Cort

Founder of Health Rising and Phoenix Rising
Staff member
I possibly need to find a mold free house. The problem is that I am not totally sure that mold is the problem so would hate to go through the extreme measures of moving and then find that I feel the same.

I have thought about getting myself tested for toxins to mold but not sure how accurate that is.

As for getting the house itself tested that is I have heard that there are companies that are not very reliable and the results don't necessarily indicate a true or false presence of mold.

Mold spores are always in the air and could be flying in from outside.

I live in Canada and almost all our houses have basements, many of them damp and moldy. New builds seem to better since they now have much better ways to water proof and insulate basements than ten or more years ago. The problem with new builds is that you then have to deal with toxins etc from the new materials, unless you build yourself and chose toxin-free building products.

Cort, this is why I am still living here and not in Death Valley as you suggested. I get stuck analyzing the problem and not doing anything about it. After waking up with a migraine the last few days and feeling like a truck ran over me in the night I am seriously thinking of doing something now. Stay tuned.

Claire
This is one of the hardest aspects of ME/CFS/FM - I think - the uncertainty of possibly doing things that are quite expensive. It's really hard to tell...I have heard of people who moved and got better and who moved and did not.

How did you feel at the conference vs now? If you got worse when you got home mold or something in the house may be an issue. Do you have room to be able to sleep outside? That could tell you something.

I believe there is a kind of window with housing. I have yet to find a really old house that I don't have trouble with but I can't remember what it is but after 5 or 10 years or something like most houses I have been told have been outgassed and are likely not to have mold.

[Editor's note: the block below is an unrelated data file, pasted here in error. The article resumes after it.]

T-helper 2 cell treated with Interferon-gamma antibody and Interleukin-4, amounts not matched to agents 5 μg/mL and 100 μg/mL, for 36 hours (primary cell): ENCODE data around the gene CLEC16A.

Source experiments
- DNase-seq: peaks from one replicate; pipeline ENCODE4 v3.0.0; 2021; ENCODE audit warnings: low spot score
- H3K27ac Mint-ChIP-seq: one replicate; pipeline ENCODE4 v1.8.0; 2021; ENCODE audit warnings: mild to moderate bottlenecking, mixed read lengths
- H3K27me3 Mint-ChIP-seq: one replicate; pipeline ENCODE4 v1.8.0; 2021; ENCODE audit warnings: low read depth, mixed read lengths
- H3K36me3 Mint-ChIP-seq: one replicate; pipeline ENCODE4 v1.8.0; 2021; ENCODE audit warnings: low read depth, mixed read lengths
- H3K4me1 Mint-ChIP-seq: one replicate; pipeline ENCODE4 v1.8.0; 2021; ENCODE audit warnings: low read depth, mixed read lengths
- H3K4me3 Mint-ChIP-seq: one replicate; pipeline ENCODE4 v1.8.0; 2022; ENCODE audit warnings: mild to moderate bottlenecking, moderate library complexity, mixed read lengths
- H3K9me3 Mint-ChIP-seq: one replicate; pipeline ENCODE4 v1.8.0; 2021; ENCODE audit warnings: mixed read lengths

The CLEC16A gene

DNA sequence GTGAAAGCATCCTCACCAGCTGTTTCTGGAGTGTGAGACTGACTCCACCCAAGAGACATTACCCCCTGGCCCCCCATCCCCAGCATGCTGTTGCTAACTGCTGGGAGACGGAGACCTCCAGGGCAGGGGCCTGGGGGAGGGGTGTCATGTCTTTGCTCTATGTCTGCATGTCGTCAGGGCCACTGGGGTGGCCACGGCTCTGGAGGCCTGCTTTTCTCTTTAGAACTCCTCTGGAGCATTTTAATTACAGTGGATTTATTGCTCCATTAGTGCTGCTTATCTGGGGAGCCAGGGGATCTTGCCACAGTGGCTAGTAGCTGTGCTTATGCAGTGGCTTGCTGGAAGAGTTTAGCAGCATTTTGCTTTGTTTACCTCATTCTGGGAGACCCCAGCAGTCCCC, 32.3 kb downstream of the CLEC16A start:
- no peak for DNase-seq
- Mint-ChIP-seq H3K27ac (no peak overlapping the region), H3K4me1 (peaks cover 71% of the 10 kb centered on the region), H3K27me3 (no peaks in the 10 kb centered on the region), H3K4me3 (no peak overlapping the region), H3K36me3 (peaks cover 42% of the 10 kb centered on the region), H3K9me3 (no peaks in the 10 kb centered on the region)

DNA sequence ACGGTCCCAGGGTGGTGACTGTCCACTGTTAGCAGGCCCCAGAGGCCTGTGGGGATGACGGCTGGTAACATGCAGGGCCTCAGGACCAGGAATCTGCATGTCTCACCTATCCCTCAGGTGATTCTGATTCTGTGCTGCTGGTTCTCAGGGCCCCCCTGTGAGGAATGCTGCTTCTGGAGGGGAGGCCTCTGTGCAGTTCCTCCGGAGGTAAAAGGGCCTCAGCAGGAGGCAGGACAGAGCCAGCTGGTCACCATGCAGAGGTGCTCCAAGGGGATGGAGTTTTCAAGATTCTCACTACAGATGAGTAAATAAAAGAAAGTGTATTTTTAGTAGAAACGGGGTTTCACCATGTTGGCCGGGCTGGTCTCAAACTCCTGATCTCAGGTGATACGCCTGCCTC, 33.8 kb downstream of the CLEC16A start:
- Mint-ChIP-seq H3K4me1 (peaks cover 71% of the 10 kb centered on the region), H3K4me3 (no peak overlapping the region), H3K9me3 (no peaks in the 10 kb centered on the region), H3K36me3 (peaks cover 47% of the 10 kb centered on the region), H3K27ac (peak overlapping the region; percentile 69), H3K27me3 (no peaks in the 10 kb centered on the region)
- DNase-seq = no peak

I was privileged (ha!) to be living outside my sisters house as it went through a pretty extensive renovation to part of it that took over a year. Every time they changed something my chemical sensitivities erupted. The worst, oddly enough, was the new patio they laid - it felt like a force field - I couldn't believe it. The paint outgassed very quickly and the rest of it did pretty quickly as well; within a month or two if I remember correctly most of it had passed.

Then I lived in a house one or two houses down and across the way from a new house being built. That house kicked my butt! I couldn't believe I was picking up something that was probably 50 yards or more away but I could not stay in my house for more than a couple of hours. After they finished with that house - within a couple of weeks it was OK for me to stay in my house.

Surely someone must know about outgassing times.
 

Martha Lauren

New Member
I was just talking to my partner, who is an architect, about this. Because I agree, the issue of housing is such a dilemma for people in this community, for so many reasons, and by far one of the most expensive experiments to undertake. So I asked him for his take on the subject....

On the mold issue:
As aleady noted, the biggest sources of mold are basements and improperly vented crawl spaces. Installing a dehumidifier in a basement can certainly help, but slab on grade construction is probably best as far as foundations go, if you have a choice.

If roofing, siding, window caulking and exterior paint have all been kept in good condition, that is really all you can tell from the outside.